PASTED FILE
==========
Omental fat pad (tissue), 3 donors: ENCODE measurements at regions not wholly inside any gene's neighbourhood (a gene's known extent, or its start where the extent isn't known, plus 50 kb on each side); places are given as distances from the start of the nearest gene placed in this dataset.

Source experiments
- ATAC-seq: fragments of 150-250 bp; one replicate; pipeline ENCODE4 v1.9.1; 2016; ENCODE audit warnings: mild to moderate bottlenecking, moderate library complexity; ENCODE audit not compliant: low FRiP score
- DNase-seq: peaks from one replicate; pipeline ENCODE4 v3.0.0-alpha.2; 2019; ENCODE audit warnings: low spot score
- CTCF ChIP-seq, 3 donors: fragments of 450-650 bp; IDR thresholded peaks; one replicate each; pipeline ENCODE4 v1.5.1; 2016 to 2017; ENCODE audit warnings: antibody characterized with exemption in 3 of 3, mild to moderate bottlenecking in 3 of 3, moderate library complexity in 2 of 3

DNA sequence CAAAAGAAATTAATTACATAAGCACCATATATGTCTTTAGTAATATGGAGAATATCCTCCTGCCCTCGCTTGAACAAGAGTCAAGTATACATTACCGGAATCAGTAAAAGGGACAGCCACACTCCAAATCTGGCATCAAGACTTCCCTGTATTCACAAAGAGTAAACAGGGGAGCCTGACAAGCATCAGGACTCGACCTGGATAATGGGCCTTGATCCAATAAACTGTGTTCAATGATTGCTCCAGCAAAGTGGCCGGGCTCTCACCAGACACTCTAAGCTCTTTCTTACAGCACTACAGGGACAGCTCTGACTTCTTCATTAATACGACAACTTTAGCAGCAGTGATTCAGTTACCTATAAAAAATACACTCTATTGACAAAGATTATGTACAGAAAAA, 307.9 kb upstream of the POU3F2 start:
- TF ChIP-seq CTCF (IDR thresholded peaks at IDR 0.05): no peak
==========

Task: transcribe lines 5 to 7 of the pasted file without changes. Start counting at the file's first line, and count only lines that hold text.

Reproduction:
- CTCF ChIP-seq, 3 donors: fragments of 450-650 bp; IDR thresholded peaks; one replicate each; pipeline ENCODE4 v1.5.1; 2016 to 2017; ENCODE audit warnings: antibody characterized with exemption in 3 of 3, mild to moderate bottlenecking in 3 of 3, moderate library complexity in 2 of 3

DNA sequence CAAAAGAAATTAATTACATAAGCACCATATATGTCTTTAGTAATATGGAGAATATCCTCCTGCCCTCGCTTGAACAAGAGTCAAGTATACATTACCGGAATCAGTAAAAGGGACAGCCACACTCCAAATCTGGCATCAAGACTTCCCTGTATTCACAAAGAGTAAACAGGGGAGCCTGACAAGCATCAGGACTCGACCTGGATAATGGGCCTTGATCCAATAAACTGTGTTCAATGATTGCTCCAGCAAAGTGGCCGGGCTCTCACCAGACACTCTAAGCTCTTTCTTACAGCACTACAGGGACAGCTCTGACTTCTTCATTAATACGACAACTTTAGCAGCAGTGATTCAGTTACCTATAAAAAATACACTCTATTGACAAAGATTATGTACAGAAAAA, 307.9 kb upstream of the POU3F2 start:
- TF ChIP-seq CTCF (IDR thresholded peaks at IDR 0.05): no peak